Risk and Regulation: A New Look at the Individual Health Insurance Market
HEALTH POLICY DISCUSSION

Providing health insurance for the 45 million Americans without coverage will be one of the leading domestic issues in the next election. Most people who are uninsured do not have the opportunity to purchase coverage through an employer, and have access to coverage only through the individual insurance market. That market has been the subject of controversy. At one extreme it is described as a failed market which must be reformed through extensive regulation or replaced by the expansion of government programs. At the other extreme, it is held out as the best hope for providing cost-effective coverage for the uninsured and many of those now covered through their employers or public programs.

Participants at this health policy discussion will present new research on the actual performance of this important but often misunderstood part of the health-care system. In a new article to be published in Health Affairs in early May, Mark Pauly of the University of Pennsylvania and Bradley Herring of Emory University and the President’s Council of Economic Advisers present new findings on how insurance companies pool risk in the individual market and how various state regulations affect premiums and the degree of coverage. Based on this research, the authors will use these findings to discuss how policymakers might use individual health insurance as a more effective tool to expand coverage.

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About the Author

 

Robert B.
Helms
  • Robert B. Helms has served as a member of the Medicaid Commission as well as assistant secretary for planning and evaluation and deputy assistant secretary for health policy at the U.S. Department of Health and Human Services (HHS). An economist by training, he has written and lectured extensively on health policy and health economics, including the history of Medicare, the tax treatment of health insurance, and compared international health systems. He currently participates in the Health Policy Consensus Group, an informal task force that is developing consumer-driven health reforms. He is the author or editor of several AEI books on health policy, including Medicare in the Twenty-First Century: Seeking Fair and Efficient Reform and Competitive Strategies in the Pharmaceutical Industry.
  • Phone: 2028625877
    Email: rhelms@aei.org
  • Assistant Info

    Name: Kelly Funderburk
    Phone: 202.862.5855
    Email: Kelly.Funderburk@AEI.org

 

Thomas P.
Miller
  • Thomas Miller is a former senior health economist for the Joint Economic Committee (JEC). He studies health care policy and regulation. A former trial attorney, journalist, and sports broadcaster, Mr. Miller is the co-author of Why ObamaCare Is Wrong For America (HarperCollins 2011) and heads AEI's "Beyond Repeal & Replace" health reform project. He has testified before Congress on issues including the uninsured, health care costs, Medicare prescription drug benefits, health insurance tax credits, genetic information, Social Security, and federal reinsurance of catastrophic events. While at the JEC, he organized a number of hearings that focused on reforms in private health care markets, such as information transparency and consumer-driven health care.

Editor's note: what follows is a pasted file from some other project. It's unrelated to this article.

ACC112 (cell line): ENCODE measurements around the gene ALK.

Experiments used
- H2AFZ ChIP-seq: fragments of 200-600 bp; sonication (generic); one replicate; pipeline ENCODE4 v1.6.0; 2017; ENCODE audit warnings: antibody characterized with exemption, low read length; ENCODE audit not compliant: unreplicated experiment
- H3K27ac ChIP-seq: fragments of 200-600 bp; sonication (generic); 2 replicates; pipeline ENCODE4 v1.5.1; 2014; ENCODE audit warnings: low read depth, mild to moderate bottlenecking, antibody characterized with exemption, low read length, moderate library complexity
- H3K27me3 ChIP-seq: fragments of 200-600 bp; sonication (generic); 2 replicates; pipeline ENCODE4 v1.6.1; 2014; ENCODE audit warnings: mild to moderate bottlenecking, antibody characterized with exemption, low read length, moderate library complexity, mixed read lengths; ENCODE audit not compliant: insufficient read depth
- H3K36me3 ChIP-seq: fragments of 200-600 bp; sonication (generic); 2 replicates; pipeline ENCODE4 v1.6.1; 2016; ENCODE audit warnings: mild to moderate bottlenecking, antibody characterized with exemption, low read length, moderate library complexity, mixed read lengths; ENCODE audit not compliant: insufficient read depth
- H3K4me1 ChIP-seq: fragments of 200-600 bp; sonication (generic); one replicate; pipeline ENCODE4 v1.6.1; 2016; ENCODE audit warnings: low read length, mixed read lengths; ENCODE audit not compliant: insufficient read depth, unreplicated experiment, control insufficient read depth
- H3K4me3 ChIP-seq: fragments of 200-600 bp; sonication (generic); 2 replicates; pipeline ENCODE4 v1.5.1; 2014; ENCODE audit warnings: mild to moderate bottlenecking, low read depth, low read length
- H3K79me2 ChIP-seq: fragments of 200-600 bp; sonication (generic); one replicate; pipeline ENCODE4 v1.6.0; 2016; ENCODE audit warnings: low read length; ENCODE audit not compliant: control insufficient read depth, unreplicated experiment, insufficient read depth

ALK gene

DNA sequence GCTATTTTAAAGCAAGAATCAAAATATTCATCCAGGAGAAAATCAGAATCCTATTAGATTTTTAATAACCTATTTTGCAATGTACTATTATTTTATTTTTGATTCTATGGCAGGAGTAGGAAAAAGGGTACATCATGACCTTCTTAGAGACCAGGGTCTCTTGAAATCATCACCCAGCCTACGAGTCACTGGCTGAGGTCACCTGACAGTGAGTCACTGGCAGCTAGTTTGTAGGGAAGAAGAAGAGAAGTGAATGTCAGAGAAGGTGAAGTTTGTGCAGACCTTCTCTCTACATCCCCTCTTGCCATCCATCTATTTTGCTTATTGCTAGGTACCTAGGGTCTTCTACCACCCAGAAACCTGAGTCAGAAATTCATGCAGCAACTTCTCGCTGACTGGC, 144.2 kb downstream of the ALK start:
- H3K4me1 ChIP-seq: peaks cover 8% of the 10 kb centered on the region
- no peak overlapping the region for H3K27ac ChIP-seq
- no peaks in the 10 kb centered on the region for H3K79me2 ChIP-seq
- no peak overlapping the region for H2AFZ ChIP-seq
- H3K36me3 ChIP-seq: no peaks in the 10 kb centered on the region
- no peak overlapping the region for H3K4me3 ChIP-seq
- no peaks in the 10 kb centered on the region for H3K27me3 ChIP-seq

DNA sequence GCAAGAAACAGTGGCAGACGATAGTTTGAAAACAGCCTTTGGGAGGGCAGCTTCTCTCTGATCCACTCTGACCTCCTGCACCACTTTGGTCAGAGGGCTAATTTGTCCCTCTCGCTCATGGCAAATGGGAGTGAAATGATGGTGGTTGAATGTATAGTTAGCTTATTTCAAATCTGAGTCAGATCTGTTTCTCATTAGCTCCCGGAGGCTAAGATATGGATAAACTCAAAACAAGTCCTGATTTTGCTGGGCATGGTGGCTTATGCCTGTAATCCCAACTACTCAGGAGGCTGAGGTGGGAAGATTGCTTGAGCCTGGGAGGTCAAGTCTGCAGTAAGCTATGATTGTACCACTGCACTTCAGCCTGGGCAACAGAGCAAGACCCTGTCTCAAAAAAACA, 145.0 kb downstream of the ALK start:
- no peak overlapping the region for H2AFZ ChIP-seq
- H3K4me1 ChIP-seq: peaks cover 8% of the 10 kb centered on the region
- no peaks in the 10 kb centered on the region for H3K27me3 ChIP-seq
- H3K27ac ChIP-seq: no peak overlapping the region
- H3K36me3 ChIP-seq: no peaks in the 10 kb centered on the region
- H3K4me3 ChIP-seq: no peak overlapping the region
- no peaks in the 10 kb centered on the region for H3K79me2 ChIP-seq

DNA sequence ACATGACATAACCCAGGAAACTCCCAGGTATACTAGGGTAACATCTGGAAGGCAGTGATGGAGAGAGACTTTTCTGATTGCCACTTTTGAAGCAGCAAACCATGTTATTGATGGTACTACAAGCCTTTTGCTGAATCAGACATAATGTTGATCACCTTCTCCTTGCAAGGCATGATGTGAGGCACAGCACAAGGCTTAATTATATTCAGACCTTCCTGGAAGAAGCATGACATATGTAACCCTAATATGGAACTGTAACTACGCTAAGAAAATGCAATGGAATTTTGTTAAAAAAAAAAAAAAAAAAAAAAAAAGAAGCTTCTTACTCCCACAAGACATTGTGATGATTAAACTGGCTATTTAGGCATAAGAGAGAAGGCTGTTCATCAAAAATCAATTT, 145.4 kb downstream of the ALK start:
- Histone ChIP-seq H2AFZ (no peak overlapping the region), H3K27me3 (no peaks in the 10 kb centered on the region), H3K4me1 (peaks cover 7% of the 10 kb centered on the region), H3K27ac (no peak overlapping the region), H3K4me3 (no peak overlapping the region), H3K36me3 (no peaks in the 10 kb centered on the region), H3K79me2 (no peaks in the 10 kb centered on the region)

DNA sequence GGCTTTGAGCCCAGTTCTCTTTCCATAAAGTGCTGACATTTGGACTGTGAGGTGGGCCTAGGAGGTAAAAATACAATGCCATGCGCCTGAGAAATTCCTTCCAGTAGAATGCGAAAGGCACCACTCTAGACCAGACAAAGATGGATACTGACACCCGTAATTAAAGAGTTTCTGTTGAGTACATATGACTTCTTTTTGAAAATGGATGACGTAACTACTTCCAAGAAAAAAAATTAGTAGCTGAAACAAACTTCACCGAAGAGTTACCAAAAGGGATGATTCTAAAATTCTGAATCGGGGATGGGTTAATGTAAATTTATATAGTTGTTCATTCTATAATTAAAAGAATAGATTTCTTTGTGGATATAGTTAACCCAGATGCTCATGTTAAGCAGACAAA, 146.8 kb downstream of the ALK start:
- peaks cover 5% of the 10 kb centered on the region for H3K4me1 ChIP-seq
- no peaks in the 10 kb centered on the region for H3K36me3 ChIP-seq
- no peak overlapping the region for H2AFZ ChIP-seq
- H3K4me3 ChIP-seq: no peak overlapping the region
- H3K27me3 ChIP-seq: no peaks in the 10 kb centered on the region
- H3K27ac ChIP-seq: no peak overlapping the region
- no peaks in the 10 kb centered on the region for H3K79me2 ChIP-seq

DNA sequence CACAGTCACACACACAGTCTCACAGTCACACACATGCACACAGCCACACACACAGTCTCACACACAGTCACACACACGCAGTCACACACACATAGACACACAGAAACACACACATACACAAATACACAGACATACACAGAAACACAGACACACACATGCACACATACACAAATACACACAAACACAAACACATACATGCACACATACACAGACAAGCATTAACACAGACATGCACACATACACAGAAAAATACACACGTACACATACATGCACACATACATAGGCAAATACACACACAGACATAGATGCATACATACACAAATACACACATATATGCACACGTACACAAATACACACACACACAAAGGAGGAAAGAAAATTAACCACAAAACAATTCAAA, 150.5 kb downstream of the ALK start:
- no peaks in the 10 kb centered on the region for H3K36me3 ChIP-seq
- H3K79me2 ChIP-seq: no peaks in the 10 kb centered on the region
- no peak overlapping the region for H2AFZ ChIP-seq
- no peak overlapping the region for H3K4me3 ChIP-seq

• Phone: 202-862-5886
    Email: tmiller@aei.org
  • Assistant Info

    Name: Neil McCray
    Phone: 202-862-5826
    Email: Neil.McCray@aei.org

 

Mark V.
Pauly

  • Mark V. Pauly is the Bendheim Professor in the Department of Health Care Management;  professor of health care management, insurance and risk management, and business and public policy at the Wharton School; codirector of the Roy and Diana Vagelos Life Sciences and Management Program; and professor of economics in the School of Arts and Sciences at the University of Pennsylvania. A former commissioner on the Physician Payment Review Commission, Mr. Pauly has served on the advisory committee to the Agency for Health Care Research and Quality and on the Medicare Technical Advisory Panel. He currently serves on the National Advisory Council for the National Institutes of Health National Center for Research Resources, the National Academy of Sciences' Committee to Study the Veterinary Workforce, and its Committee on the Biomedical Workforce. He has been a consultant to the Congressional Budget Office, the Office of the Secretary of the US Department of Health and Human Services (which supported some of his work on individual health insurance), and health trade associations. Mr. Pauly is a coeditor-in-chief of the International Journal of Health Care Finance and Economics and an associate editor of the Journal of Risk and Uncertainty.  


  • Phone: 2158986861
    Email: pauly@wharton.upenn.edu

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Wednesday, April 23, 2014 | 12:00 p.m. – 1:30 p.m.
Graduation day: How dads’ involvement impacts higher education success

Join a diverse group of panelists — including sociologists, education experts, and students — for a discussion of how public policy and culture can help families lay a firmer foundation for their children’s educational success, and of how the effects of paternal involvement vary by socioeconomic background.

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This event will coincide with the release of a new report by AEI’s Mary Habeck, which analyzes why current national security policy is failing to stop the advancement of al Qaeda and its affiliates and what the US can do to develop a successful strategy to defeat this enemy.

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During this event, experts with many different views on the ACA will offer their predictions for the future.   

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